Roth:  So many records these days are made remotely, with musicians in various parts of the world  sharing files. Vitalij, you did that most recently with the releases from Majustice and Ring of Fire. And that is almost the standard these days. With you guys writing and recording here in this studio, do you have a preference?

Sapna:  It is way better all being here in the same room. Working with files, you have to work with what is given. With us all working it out here in person, I'll come up with something that I think a song will go, and Vitalij or Kevin will come in with something that I hadn't even planned and we change the song. That's the kind of stuff that doesn't happen when working remotely.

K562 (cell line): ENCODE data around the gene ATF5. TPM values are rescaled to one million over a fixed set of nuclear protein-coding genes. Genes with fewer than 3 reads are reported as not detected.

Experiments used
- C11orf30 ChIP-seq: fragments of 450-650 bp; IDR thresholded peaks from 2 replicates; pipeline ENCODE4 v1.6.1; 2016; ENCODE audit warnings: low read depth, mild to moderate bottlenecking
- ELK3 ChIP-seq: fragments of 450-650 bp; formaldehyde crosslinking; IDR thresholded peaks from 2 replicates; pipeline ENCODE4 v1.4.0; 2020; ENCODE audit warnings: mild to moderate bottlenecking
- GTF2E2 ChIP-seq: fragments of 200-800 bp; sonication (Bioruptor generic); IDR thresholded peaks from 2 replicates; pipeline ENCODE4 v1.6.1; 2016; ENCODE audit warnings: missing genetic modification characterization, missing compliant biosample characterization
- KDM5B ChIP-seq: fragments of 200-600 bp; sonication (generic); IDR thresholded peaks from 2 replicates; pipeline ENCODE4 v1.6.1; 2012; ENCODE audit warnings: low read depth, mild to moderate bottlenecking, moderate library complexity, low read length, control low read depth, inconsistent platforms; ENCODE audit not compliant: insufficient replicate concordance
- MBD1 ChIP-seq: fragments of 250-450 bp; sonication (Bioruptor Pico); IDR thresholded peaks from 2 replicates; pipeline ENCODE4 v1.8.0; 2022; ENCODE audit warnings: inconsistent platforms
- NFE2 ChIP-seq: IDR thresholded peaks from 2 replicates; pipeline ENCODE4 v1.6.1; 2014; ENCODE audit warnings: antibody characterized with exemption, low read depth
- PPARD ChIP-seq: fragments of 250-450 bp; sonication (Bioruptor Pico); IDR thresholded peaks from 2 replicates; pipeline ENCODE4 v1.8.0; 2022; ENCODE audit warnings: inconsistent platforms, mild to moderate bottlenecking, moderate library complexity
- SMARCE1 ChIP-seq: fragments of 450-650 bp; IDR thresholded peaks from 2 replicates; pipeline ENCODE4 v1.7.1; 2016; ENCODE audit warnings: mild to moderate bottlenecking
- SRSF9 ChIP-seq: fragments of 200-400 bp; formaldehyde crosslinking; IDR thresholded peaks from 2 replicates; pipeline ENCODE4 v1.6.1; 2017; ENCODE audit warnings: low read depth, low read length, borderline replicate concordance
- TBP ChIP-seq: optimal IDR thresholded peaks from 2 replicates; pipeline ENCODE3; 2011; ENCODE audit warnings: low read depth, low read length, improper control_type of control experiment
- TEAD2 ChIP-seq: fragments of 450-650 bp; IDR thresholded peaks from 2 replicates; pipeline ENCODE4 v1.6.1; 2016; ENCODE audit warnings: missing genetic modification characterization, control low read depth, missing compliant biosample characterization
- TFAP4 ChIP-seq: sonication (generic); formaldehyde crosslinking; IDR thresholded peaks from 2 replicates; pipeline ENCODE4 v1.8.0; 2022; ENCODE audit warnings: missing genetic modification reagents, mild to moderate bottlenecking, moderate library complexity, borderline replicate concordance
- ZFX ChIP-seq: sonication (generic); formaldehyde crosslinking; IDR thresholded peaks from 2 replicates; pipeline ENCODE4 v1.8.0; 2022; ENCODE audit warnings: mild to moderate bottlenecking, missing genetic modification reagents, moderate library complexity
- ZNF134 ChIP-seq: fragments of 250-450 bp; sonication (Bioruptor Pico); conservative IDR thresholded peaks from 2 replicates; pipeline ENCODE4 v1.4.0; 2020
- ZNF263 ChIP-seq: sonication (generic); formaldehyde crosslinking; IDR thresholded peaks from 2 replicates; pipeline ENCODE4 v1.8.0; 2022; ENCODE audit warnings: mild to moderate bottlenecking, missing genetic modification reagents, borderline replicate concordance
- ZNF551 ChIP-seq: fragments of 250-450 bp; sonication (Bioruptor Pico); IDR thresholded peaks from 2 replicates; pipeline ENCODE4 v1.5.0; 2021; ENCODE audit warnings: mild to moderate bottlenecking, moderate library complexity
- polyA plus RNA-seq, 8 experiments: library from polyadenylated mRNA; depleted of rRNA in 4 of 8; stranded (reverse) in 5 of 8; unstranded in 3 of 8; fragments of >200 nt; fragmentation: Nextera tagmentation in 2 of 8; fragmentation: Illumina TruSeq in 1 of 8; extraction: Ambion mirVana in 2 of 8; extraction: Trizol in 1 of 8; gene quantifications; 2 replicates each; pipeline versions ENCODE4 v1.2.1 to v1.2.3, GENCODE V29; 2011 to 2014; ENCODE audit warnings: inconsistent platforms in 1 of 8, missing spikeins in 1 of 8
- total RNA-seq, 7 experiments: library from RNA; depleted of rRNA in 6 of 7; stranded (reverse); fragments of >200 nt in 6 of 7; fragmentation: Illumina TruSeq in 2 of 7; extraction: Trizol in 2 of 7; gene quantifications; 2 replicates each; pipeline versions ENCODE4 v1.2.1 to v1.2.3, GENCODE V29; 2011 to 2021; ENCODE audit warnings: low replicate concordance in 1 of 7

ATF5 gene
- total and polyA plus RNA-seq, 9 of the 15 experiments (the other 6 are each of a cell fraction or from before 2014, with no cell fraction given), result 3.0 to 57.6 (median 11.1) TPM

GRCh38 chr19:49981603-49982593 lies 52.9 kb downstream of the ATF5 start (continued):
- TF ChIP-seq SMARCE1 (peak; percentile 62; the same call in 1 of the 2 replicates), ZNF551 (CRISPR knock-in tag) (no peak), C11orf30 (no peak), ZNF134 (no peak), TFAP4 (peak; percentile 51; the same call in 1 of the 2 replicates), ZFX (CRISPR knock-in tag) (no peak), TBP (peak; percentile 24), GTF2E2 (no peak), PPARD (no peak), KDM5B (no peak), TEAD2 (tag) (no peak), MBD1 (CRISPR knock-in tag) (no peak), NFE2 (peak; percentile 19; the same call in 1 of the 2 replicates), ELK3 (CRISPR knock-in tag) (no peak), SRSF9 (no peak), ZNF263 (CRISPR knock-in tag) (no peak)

Kuprij:  It is like talking to Voyager. You come up with an idea and you have to wait seven f**king days to get a reply. [Laughs]  Let's jam and get it done! I started with Roger [Staffelbach] the same way. There's three of us and we are writing and recording five feet away from one another!

Horner:  There is an energy that this band has that is undeniable. It's the energy you feel when you see certain bands. The biggest thing for me is this is fun. I'm not even looking to be a rock star. I love coming here weekly and writing with these guys because I know they're going to challenge the shit out of me and it's a blast. These guys are just really amazing musicians and you don't get this with every other band.

Roth:  So, tell me about this new record you're working on with this exciting new lineup.  An EP or a full album?

Sapna:  It's an EP at this point, but if we keep writing, it may be a full-length album. But we'll see. Releasing records these days is different than it used to be. It may make more sense to release a shorter EP and then follow it up with another. What we are thinking is it may be five songs and a cover. I'd also like to do an acoustic version of a song from one of our previous albums, just a new take.